Mirin is an important ingredient in many Japanese cuisines. If you are preparing a cuisine that needs a splash of mirin and you are out of it, think no more! Read our article and find a good mirin substitute and continue cooking.
Mirin can be added to soups and sauces. Not only that, it works well in marinades and dips. In short, it works very well in a lot of dishes. Everyone would love its rich sweet, umami flavor, but if you don’t have a bottle of mirin, try a mirin substitute!
Mirin is a subtly sweet-flavored Japanese wine. If you are a fan of Asian cuisines, you may have noticed the sweet, tangy, rich flavor many dishes carry. Mirin is one of the main reasons for bringing this taste.
Are you confused regarding what to use as a mirin substitute? Sake, dry sherry, dry white wine, Vermouth, rice vinegar, and white wine vinegar are some of the best mirin substitutes you can use.
If you are into making Japanese cuisine regularly, you might have used and tasted mirin. But if you are new to this ingredient, it’s important to know the mirin before finding a good substitute. Therefore, before knowing the mirin substitute, let’s learn about mirin!
Quick Peek: Mirin
Many of you might have already used mirin. But I assume mirin might be new to some of you. In this section, let’s understand mirin. We will look into its flavor profile, uses, and health benefits.
What Is Mirin?
Mirin is a Japanese rice wine. It is made by fermenting a mixture of rice in a distilled liquor. After a long period, the mixture gets fermented. It is a common ingredient in many Japanese cuisines. It adds a sweet umami flavor and elevates the dish’s taste.
Mirin has a long story to tell. It has been here since 1400. It is said that mirin arrived in Japanese cuisine from Chinese cuisine. Initially, it was only used among the elite class, and slowly due to its pronounced flavor profile, people of all classes started using it.
Mirin is often compared to that sake. However, unlike sake, the alcohol content of mirin is very low. Depending on the alcohol content, mirin is classified into three – hon mirin, shio mirin, and shin mirin. Out of all these, hon mirin has the highest alcohol content.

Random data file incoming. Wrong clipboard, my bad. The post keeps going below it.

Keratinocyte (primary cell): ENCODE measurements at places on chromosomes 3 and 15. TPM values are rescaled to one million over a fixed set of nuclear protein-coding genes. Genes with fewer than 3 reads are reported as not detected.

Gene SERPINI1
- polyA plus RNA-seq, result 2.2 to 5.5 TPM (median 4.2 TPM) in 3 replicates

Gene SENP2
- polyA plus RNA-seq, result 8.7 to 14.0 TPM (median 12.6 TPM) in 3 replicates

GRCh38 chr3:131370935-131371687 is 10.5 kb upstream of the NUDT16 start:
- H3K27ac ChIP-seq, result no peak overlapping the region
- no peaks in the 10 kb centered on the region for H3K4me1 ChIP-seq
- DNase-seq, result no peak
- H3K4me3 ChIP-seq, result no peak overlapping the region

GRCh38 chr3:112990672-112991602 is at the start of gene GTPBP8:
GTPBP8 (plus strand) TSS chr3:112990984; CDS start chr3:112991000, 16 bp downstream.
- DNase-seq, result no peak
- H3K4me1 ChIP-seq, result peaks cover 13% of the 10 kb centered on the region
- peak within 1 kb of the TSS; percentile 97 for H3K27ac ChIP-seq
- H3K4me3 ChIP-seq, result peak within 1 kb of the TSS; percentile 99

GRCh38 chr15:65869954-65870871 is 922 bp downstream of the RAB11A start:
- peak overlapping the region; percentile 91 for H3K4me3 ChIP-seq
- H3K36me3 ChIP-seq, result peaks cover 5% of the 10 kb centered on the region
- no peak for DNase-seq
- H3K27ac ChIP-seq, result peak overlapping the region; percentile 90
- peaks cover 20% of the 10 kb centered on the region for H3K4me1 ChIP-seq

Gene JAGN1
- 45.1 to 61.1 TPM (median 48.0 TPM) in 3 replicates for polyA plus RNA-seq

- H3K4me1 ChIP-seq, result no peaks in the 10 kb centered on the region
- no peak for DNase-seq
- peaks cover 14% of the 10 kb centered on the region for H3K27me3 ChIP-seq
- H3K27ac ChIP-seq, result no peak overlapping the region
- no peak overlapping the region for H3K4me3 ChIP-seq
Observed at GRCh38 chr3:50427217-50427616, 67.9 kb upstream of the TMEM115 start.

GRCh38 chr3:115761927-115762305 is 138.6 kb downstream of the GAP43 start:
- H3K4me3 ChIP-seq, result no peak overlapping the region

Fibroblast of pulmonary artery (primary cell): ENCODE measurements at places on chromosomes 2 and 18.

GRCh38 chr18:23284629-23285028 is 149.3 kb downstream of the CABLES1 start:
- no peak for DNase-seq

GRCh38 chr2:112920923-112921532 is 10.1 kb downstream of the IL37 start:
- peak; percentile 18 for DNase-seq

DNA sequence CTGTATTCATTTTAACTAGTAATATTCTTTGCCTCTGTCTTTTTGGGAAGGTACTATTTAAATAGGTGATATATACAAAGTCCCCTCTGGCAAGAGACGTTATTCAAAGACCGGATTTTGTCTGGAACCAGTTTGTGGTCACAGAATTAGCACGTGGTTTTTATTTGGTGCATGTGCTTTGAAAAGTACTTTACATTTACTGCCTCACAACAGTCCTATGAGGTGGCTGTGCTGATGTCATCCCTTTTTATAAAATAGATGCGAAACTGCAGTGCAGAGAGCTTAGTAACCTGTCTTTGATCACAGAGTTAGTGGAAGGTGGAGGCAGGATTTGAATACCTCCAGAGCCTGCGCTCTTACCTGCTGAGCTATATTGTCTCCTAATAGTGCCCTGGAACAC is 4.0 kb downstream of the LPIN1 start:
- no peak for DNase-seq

Describing Mirin: Flavor and Texture
Mirin being a rice wine, has a very distinct sweetness to it. The making process of mirin doesn’t involve any sugar; the sweetness comes from the fermented rice. Thus it is not too overpowering.
Mirin has a slight yellow-golden color and a slightly thicker consistency. It adds an umami flavor to the dish, along with a touch of sweetness. A splash of some mirin can bring a new flavor to your recipe.
Uses of Mirin
Mirin is often associated with teriyaki sauce. Mirin, owing to its flavor, is often used to add some flavor to the recipe. However, it can also be used to add a glaze to your chicken and fish dishes.
It brings in a sweetness and umami flavor, which is the highlight of many Asian cuisines. Also, if you are someone who loves fish without its stinky fishy smell, mirin is something that can help you. Add some mirin over your fish to get off that overpowering smell.
Since mirin is sweet and low in alcohol, it can be used to bring vibrancy to your otherwise regular fruit bowl or salads.
Mirin On The Health Radar | Looking Through The Wellness Telescope
Even though mirin is a delicious ingredient, we only add them in very small quantities. Therefore the health benefits it provides will be very less. However, we cannot completely neglect some of the issues of mirin.
- Helps to improve the digestive system: Mirin, as we all know, is rice wine. It helps to improve the digestion process as well as absorption.
- Helps to beat fatigue: Mirin contains many antioxidants that help boost our energy. Thus including mirin will help you beat any kind of tiredness.
It is also said to work in checking blood sugar and blood pressure. As you may already know, it contains zero fat and zero sugar, and therefore it is safe to be used by everyone.